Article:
We have been alerted by the United States Patent and Trademark Office (USPTO) of unauthorized attempts by unknown parties to amend our clients’ trademark registration records. Filing Correspondents and Attorneys of Record must remain vigilant for notices from the USPTO and respond to them swiftly to verify whether the requested change was authorized. We have been in contact with the USPTO and it assures us this situation is getting its highest attention.
Trademark law recognizes that a color can be used to identify the source of products and therefore, enjoys protection under trademark law. Let’s test your color brand awareness:
• What can Brown do for you? – shipping services
• The little Purple pill – gastrointestinal medicine
If these colors brought UPS and Nexium to mind, then these companies have done their job in using these colors to identify them as the source of their services and products. This association is often built up over time in a process that trademark attorneys refer to as acquiring distinctiveness.
In a memorandum dated June 7, 2018 (Memo), the U.S. Patent and Trademark Office (USPTO) set out new guidance concerning method-of-treatment claims, which should be welcome news for patentees. The memo addressed the decision by the U.S. Court of Appeals for the Federal Circuit in Vanda Pharmaceuticals Inc. v. West-Ward Pharmaceuticals, 887 F.3d 1117 (Fed. Cir. 2018). In particular, the guidance suggests that claims directed to methods of treating a disease will typically meet patent eligibility standards under step one of the U.S. Supreme Court’s Mayo test.
In Apotex, Inc. et al. v. Novartis AG (IPR 2017-00854, paper 47 dated Feb. 5, 2018), petitioner Apotex sought, and was granted, discovery of a Phase III clinical trial protocol from patent owner Novartis.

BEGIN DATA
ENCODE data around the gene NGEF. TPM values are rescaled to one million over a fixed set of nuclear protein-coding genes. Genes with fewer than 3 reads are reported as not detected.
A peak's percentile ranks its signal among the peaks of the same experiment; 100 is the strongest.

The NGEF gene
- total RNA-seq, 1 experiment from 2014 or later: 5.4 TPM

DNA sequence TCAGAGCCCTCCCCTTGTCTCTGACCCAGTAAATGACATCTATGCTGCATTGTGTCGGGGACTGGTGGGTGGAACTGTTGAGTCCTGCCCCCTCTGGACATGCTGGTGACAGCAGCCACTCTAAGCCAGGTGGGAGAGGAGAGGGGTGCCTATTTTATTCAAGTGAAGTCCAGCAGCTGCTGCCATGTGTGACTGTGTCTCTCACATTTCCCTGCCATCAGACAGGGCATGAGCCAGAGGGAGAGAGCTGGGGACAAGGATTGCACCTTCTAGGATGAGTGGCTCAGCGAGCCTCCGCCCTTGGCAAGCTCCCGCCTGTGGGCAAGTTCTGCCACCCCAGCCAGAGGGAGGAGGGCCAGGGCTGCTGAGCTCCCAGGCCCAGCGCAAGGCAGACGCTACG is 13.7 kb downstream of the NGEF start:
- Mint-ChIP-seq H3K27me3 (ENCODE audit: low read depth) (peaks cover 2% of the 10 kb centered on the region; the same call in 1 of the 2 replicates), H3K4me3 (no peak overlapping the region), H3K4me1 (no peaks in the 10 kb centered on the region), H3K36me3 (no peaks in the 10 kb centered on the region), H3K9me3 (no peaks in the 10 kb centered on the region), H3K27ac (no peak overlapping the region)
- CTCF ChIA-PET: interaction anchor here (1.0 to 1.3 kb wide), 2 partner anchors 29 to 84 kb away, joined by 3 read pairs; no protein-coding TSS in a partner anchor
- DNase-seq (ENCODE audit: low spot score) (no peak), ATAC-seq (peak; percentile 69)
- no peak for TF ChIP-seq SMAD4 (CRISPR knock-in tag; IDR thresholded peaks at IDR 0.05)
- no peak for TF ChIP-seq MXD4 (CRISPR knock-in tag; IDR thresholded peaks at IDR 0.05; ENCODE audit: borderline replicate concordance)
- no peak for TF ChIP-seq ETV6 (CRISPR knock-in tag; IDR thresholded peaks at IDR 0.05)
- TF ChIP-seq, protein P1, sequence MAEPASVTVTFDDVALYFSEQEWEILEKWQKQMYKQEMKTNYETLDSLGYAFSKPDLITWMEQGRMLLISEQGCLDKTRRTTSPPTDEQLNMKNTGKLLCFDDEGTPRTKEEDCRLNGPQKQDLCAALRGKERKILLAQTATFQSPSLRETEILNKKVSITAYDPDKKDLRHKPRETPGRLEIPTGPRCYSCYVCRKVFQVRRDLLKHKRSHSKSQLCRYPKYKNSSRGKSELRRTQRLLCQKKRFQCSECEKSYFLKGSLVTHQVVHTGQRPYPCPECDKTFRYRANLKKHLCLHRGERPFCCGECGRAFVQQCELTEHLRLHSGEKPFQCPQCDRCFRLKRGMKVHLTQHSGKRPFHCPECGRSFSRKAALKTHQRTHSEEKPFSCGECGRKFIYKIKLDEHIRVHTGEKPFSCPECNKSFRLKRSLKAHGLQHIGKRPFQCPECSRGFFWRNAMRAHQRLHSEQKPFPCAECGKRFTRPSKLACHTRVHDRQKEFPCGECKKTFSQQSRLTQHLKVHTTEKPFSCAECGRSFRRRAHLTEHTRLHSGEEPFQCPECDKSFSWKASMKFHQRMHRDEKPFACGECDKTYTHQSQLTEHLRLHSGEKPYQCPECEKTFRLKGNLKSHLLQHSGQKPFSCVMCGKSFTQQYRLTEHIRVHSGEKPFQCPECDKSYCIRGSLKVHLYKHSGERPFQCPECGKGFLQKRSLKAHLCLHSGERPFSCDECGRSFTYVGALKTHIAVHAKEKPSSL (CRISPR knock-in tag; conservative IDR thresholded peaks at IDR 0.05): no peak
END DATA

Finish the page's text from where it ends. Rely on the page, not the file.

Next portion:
The patent at issue in the IPR, U.S. 9,187,405, claims a method for treating relapses in relapsing-remitting multiple sclerosis by orally administering fingolimod “at a daily dosage of 0.5 mg, absent an immediately preceding loading dose regimen.” In its petition for IPR, Apotex alleged that the prior art taught that 0.5 mg of fingolimod was known to be an effective maintenance dose for treating multiple sclerosis. Novartis responded that to the extent that the prior art taught the use of 0.5 mg of fingolimod, it was only in the context of a treatment wherein the maintenance dose is preceded by a loading dose, something that is explicitly absent from the claimed methods. See paper 8 at 25.
After the Patent Trial and Appeal Board (PTAB) instituted the IPR, Novartis elaborated on its position in its response (paper 27), stating that the effectiveness of 0.5 mg as a maintenance dose in the absence of a loading dose, as required by the claims, was a surprising discovery. Although its briefing is heavily redacted, it appears that Novartis asserted that its Phase III clinical trial was aimed at showing the effectiveness of a 1.25 mg per-day dose, and that the study included a 0.5 mg dosing only at the suggestion of the U.S. Food and Drug Administration (FDA). Novartis supported this assertion with an expert declaration authored by a member of the advisory board that helped Novartis design the Phase III clinical trial. After deposing Novartis’s expert, Apotex moved for additional discovery, seeking several documents, including Novartis’s Phase III clinical trial protocol.
January was an exciting month for patent professionals still attempting to make sense of the fallout from the Supreme Court’s 2014 Alice Corp. v. CLS Bank International decision. Hot on the heels of its Jan. 10 decision in Finjan, Inc. v. Blue Coat Systems, Inc., the Court of Appeals for the Federal Circuit decided Core Wireless Licensing v. LG Elecs., Inc. on Jan. 25, affirming denial of LG’s summary judgment motion seeking to invalidate Core Wireless’ display interface patent claims for being directed to an exception to statutory subject matter under 35 U.S.C. § 101. In combination with Finjan and earlier decisions, this potentially establishes a trend that courts are increasingly comfortable differentiating between patent claims done on a computer and the maligned “do it on a computer” claims that are the target of much eligibility exception concern.